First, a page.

Friday, December 17, 2010

Book Review: A Million Little Pieces & The End of The List.

Before I get on with this book review I would like to take this time to celebrate the meeting of a challenging goal - I have now completed 50 books in the year 2010! My friend, Joy, asked me back in December of last year if I would set out to read 50 books with her this year. I quickly agreed thinking 50 didn't sound so overwhelming. Later, as I drove home I realized that was almost a book a WEEK! In what has been in some ways the craziest year of my life to date, it was a challenge. But I'm thankful to Joy because her challenge pushed me to make reading a priority this year.

At the risk of sounding like a broken record, I truly believe that access to literature and the ability to read are a gifts. I try my hardest not to take them for granted. I have learned and expanded my mind through literature this year and have stretched myself to expand my reading horizons. I have truly read a little bit of everything this year. Autobiographies, fiction, non-fiction, christian literature, bible studies, memoirs, etc. You can find the now completed list of my readings here. Also, I've now linked to reviews for any of the books from this list that I have written about along the way. So if you're looking for reading material, maybe one of my reviews will spur you on towards something I've read this year.

Now, on with my review...

First off, I want to start by saying I'm not going to give this book my stamp of approval for two major reasons - language and adult content. The language in this book is horrific, which I imagine is pretty true to alcohol and drug rehabilitation centers. I've never been forced to sweep over so many f-bombs in a book in my life. The content of this book is explicit though it could be argued, realistic. Similar to R rated movies, I don't recommend to anyone with my stamp of approval something I would define as vulgar.

That being said, I got curious about James Frey's depiction of his time as a drug addict, alcoholic, and criminal and coming to terms with each through rehabilitation after seeing first hand this year the effects addition has on a person. Not in my own life but in the life of a friend who's spiraled downward over the past 10 or so years. I wondered to myself what that life must be like and the empty, sad existence it leads too. Frey's book was recommended by Oprah who's opinion I rarely agree with but it got my curious and I checked the book out at the library.

Frey's book was met with much attention as it was originally released as an autobiography of his time in rehab but was later found to hold a large amount of fiction. I read it as an interpretive work, one in which he relives as he recalls it, his experience with trying to overcome a disease. His fight against his own mind and body in order to survive.

I was most struck by how young his downward spiral began. He describes his crossing the line from recreation to out-of-control as happening at the age of 10. 1o years old. I remember playing with Barbie and swimming in our pool every day at 10 years old, not blacking out from alcohol poisoning and missing large pieces of time in my memory.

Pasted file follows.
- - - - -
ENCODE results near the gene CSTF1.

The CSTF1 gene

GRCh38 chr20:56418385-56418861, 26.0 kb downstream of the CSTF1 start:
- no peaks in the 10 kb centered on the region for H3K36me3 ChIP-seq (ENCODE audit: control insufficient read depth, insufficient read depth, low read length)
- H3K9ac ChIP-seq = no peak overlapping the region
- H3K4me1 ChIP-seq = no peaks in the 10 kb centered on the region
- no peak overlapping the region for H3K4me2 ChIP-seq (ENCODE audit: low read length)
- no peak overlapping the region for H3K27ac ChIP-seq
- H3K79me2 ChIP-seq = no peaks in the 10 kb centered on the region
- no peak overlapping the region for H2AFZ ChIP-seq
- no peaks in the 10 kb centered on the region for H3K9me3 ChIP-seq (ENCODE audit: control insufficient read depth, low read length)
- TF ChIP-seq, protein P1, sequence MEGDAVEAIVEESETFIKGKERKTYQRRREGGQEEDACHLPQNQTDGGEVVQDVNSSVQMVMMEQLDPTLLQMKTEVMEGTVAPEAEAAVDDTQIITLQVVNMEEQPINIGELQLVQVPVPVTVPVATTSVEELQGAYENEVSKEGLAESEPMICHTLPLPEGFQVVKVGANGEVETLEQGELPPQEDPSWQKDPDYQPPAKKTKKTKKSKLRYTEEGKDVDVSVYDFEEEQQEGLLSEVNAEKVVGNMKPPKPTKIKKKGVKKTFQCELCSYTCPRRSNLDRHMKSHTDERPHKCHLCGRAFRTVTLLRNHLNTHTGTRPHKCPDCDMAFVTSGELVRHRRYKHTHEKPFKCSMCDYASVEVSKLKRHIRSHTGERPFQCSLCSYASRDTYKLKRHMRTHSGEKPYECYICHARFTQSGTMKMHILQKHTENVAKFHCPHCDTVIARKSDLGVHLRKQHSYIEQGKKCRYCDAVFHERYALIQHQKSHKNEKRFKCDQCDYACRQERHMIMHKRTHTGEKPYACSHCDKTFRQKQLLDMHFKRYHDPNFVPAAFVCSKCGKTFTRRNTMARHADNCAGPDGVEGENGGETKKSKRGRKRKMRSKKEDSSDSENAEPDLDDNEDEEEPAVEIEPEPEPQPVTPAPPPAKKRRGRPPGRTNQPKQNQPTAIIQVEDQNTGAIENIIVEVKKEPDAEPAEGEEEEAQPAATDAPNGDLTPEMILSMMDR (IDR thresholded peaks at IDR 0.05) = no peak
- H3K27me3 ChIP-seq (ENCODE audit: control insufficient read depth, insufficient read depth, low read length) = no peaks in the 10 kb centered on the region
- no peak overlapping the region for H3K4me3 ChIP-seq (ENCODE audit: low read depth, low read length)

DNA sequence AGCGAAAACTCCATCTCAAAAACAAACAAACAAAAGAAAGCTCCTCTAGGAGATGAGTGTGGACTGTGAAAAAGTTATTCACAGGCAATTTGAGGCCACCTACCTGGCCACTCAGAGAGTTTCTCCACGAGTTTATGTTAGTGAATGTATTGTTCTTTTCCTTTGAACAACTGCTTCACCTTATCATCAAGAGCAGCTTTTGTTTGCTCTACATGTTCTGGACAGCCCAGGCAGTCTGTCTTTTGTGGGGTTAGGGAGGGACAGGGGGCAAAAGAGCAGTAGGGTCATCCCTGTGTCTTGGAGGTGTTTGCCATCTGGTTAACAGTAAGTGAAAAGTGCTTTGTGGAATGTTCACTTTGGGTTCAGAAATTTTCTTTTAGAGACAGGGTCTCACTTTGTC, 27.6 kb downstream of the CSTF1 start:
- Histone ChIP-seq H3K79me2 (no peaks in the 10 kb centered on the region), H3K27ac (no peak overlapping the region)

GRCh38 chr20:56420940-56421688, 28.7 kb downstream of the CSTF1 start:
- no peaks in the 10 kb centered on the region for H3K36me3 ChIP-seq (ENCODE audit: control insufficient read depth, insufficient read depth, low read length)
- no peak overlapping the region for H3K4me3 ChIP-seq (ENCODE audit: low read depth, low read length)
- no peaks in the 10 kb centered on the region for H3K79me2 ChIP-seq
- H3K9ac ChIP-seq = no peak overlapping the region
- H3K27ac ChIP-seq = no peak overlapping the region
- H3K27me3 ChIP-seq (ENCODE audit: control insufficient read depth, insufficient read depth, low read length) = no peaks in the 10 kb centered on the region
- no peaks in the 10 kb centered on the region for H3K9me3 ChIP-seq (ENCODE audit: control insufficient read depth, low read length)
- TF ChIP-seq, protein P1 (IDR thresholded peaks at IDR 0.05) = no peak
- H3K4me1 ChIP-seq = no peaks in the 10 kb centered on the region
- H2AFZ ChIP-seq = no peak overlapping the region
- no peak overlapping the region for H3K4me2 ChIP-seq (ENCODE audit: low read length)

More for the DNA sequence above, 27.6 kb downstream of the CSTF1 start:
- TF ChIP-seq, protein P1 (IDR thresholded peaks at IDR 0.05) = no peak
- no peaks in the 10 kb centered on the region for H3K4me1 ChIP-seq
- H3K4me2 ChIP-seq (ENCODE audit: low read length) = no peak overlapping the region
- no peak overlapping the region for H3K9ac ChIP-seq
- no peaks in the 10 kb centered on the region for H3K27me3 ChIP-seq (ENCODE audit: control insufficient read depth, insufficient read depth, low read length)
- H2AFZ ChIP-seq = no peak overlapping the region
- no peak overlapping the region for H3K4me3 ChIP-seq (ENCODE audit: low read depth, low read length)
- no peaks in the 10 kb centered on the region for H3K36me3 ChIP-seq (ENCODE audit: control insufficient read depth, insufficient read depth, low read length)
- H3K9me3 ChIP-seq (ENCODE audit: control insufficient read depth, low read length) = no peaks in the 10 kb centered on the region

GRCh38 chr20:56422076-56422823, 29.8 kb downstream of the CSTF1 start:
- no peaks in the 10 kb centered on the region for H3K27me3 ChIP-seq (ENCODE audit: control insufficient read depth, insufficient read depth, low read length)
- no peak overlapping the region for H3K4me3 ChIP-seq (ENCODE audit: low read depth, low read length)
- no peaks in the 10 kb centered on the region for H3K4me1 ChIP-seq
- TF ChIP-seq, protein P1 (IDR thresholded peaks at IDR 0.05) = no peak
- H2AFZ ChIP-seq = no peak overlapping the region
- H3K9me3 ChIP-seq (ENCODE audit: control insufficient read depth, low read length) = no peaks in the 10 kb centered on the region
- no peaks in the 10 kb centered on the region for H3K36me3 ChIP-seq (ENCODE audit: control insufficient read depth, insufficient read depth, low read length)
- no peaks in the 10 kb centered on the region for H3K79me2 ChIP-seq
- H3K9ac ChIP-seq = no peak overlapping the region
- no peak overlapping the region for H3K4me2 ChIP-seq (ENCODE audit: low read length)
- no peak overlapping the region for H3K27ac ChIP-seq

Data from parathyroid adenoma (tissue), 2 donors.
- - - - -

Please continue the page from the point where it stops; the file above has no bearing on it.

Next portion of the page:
Frey writes himself in what I imagine addicts would see as a hero type role. He doesn't play by the rules. He falls in love with a girl he's forbidden to talk too. He won't follow the AA plan. Doesn't believe in God or a higher power. And immediately after his release from rehab goes to a bar to see if he can overcome his own temptations. He's a rebel with a cause and he's unwilling to take advice. Most of all he finds successes where those who came before him met with failure.

He also portrays himself as winsome in some ways. He makes friends with the most deviant of his rehab-mates and they help him get a fresh start. The fight for him. They lie for him. The protect him against all opposition with in the facility. They also help him escape a 3 year jail sentence - one through criminal means and one who though spending time in rehab is still a judge through pulling his strings. They reduce the sentence he will face when he is released and they both desire to stay a part of his life and look out for him when he leaves.

Hard to decipher through to what may hold some truth but the story did give me a dark look into addition, rehabilitation, and the hopelessness of a life where substances win out as the most important thing in life. A look from the addicts eyes of the destruction they leave in their wake. The hurt they cause. The relationships they ruin. The people who's lives they destroy along the way. A sad reminder of what life without hope or faith is like. Moving, impactful, terrifying, and somehow beautiful, I close 2010 with this dark and twisted memoir.

This has been a great literary journey - 50 books in 2010. I look forward to the new worlds that will be opened through my reading in 2011. Thank you for following along with me.


1 comment:

Karie said...

The book is definitely dark, but I really, really loved it. Despite how I feel about someones lifestyle, I want to read things that feel honest. I appreciated the fact that he didn't hold back, even if some of the things he wrote were startling. I love memoirs because it lets you walk in someone elses shoes and see peoples lives from their perspective.